Overview

Immersive video is changing the way we enjoy TV. It is no longer just about receiving sequential images with audio, but also playing with other human senses through smells, vibrations of movement, 3D audio, feeling water, wind, heat, and other emotions that can be experienced through all human senses. This work aims to validate the usefulness of an immersive and interactive solution for people with severe visual impairment by developing a haptic glove that allows receiving signals and generating vibrations in hand, informing about what happens in a scene. The study case presented here shows how the haptic device can take the information about the ball’s location in the playing field, synchronized with the video reception, and deliver it to the user in the form of vibrations during the re-transmission of a soccer match. In this way, we take visually impaired people to live a new sensory experience, allowing digital and social inclusion and accessibility to audiovisual technologies that they could not enjoy before. This work shows the methodology used for the design, implementation, and results evaluation. Usability tests were carried out with fifteen visually impaired people who used the haptic device to attend a soccer match synchronized with the glove’s vibrations.

The statistical data interpretation shows positive results that were analyzed in more detail in the analysis and evaluation of results section. The mean, mode, and median values in the three phases of the survey remained at high and very high values, except for those expected to have low and very low values as an ideal result. The standard deviation is acceptable and allows us to conclude that the procedure proposed for evaluating results was adequate. Using the bootstrap method to better estimate the population size based on resampling of the original small sample helped us to validate our statistical results. It was observed that the trend of the originally calculated means was maintained, and the variance was improved with a larger population considering a bilateral confidence interval of 95%, and this allows us to infer a true value of the mean parameter.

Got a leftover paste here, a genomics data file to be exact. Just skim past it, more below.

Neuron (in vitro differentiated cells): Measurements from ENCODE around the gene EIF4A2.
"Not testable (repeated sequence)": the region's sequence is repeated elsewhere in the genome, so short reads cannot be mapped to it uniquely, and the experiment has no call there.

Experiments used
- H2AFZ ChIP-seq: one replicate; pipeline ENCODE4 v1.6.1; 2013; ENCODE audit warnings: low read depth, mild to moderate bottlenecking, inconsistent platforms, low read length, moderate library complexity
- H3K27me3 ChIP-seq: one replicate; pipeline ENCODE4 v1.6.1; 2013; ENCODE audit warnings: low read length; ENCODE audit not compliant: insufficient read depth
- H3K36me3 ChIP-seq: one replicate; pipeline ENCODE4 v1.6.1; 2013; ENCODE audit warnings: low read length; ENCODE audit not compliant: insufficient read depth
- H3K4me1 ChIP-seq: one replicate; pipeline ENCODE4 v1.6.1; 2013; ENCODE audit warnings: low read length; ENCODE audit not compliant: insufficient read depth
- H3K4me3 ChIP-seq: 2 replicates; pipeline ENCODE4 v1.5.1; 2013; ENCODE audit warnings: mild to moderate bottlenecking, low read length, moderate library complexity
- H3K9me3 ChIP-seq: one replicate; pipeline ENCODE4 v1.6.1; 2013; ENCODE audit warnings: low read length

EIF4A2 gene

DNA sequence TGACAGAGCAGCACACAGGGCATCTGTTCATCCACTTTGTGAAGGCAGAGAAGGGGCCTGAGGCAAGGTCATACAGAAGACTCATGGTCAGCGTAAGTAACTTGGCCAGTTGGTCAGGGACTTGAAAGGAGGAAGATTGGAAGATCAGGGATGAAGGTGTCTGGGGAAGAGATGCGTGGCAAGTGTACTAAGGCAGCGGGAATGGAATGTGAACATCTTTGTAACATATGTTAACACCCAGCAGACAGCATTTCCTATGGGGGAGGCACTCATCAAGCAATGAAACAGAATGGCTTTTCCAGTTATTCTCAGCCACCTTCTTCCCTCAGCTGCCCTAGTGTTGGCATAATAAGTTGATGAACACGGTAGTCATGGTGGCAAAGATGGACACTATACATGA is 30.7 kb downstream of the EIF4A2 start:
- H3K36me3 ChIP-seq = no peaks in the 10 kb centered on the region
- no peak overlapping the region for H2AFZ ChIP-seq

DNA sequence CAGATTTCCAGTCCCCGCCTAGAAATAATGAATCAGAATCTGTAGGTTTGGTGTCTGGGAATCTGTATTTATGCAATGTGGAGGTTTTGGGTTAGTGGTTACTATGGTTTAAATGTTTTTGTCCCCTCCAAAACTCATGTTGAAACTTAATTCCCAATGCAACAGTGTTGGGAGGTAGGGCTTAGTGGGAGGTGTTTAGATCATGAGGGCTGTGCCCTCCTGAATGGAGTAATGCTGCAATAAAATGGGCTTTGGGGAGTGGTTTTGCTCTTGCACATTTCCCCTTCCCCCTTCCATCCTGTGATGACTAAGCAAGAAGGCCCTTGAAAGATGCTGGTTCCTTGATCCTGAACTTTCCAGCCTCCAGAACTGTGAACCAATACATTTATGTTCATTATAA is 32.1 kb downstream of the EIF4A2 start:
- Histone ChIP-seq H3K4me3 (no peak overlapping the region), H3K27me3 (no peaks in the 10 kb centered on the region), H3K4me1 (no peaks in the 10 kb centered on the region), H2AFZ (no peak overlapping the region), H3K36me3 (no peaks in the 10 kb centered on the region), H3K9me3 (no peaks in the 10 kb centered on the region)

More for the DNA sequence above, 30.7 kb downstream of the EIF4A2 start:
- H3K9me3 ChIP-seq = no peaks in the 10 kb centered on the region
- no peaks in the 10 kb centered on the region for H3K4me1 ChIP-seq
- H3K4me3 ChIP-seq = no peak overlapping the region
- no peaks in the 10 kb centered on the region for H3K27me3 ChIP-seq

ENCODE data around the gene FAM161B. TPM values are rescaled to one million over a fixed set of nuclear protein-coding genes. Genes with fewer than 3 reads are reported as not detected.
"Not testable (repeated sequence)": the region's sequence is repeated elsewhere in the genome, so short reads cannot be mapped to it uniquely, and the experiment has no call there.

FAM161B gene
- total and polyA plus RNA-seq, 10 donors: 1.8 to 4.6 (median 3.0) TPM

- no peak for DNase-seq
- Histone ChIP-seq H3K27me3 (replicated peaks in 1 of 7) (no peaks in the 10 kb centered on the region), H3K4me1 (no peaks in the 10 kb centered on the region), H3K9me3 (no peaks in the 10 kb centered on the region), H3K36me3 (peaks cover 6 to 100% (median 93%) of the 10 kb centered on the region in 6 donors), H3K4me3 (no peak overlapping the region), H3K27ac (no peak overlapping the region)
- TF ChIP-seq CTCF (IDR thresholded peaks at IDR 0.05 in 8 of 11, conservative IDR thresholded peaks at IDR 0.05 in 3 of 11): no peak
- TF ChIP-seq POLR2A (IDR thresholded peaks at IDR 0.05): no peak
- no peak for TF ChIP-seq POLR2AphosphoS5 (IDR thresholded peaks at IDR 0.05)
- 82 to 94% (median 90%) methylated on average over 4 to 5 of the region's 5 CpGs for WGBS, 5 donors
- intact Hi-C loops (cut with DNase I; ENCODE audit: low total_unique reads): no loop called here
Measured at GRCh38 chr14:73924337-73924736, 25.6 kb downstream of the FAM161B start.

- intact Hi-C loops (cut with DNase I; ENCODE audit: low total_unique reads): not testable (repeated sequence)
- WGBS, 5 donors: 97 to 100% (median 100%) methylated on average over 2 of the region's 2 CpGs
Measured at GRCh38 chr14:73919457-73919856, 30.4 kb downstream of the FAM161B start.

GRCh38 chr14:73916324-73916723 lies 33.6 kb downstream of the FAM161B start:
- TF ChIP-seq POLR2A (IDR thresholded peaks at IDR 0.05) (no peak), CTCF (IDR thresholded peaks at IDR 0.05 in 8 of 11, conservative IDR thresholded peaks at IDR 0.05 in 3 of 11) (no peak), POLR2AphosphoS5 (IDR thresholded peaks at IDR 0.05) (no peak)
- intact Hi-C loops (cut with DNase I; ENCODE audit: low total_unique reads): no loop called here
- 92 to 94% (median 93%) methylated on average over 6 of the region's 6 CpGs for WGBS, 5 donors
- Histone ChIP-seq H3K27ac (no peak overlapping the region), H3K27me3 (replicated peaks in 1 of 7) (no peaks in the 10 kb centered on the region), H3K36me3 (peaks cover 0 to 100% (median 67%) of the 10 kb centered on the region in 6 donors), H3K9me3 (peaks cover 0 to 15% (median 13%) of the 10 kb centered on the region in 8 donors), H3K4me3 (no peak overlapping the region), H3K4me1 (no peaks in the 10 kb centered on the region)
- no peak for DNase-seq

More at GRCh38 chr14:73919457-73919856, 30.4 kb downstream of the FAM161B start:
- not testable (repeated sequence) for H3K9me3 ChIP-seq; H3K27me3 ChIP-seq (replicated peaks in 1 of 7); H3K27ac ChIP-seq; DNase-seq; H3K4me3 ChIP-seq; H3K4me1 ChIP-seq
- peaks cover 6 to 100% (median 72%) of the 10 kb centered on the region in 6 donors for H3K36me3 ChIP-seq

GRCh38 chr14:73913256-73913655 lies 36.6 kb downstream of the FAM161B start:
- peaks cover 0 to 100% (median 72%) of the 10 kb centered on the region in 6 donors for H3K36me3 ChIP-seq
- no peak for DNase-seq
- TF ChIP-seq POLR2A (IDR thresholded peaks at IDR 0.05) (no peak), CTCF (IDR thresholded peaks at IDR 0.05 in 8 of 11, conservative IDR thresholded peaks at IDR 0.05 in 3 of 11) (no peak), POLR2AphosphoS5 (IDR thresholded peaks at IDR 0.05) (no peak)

It was also of great value to find a non-parametric method suitable for the small number of samples we had available and ordinal and non-quantitative data. The data we had were rather qualitative but based on a null hypothesis test, we can infer that the median results originally obtained were within those calculated with Mood's median test, also with a 95% confidence interval. These results encourage us to continue with the work and to carry out the execution of future works.

After the analysis of the results, it is concluded that the glove proposal offers a real solution to the problem that blind people encounter when following a soccer match on TV. The glove's evaluation and performance tests proved that it is really useful and satisfactory to use it for this vulnerable group, which is somehow excluded from this type of audiovisual application. 

It can also be concluded that the haptic effect significantly improves the hearing experience that people with visual impairment live when attending sports programs on TV; the quality of experience felt by users was higher than when haptic feedback is not presented. It is worth discussing that although the application was developed with a focus on delivering complementary information of the scenes that help the accessibility of blind people to the content of sporting events broadcast on television, whether they are live or pre-recorded in the case of VOD. With the feedback we received from the end-users, and based on their needs, it was determined that the glove gadget could also be used in the radio broadcast, in any sports video content regardless of the platform or transmission medium, even for physical events. For example, for visually impaired people attending a stadium or practicing soccer for the blind. To achieve this goal, we are currently working on finding a solution by applying artificial vision and deep learning techniques to automatically detect and track the ball automatically and generate the location coordinates.

The proposal was novel for the specific application used, but the evaluation process determined that it could be adapted and used in other applications in the future. For example, in other sports, even unrelated to the initial focus, we gave it in this immersive and interactive TV work. 
The haptic device's construction in the form of a glove that fits the hand is feasible, was not obtrusive or intrusive to users, the bracelet fits perfectly on the forearm is comfortable and light. However, the size and weight could be improved in future work.

This work mentions at least three proposals to send this data and achieve integration with television's broadcast system. Leaves open the research and analysis path to find the best solution to this challenge because the main limitation is not using it in a live soccer match or in real-time. It also leaves open broader research to determine the most appropriate technology to automate the generation of the ball location vector on the field.

[1]

The entry is from 10.3390/s21072325

References

  1. Diego Villamarín; José Menéndez; Haptic Glove TV Device for People with Visual Impairment. Sensors 2021, 21, 2325, 10.3390/s21072325.
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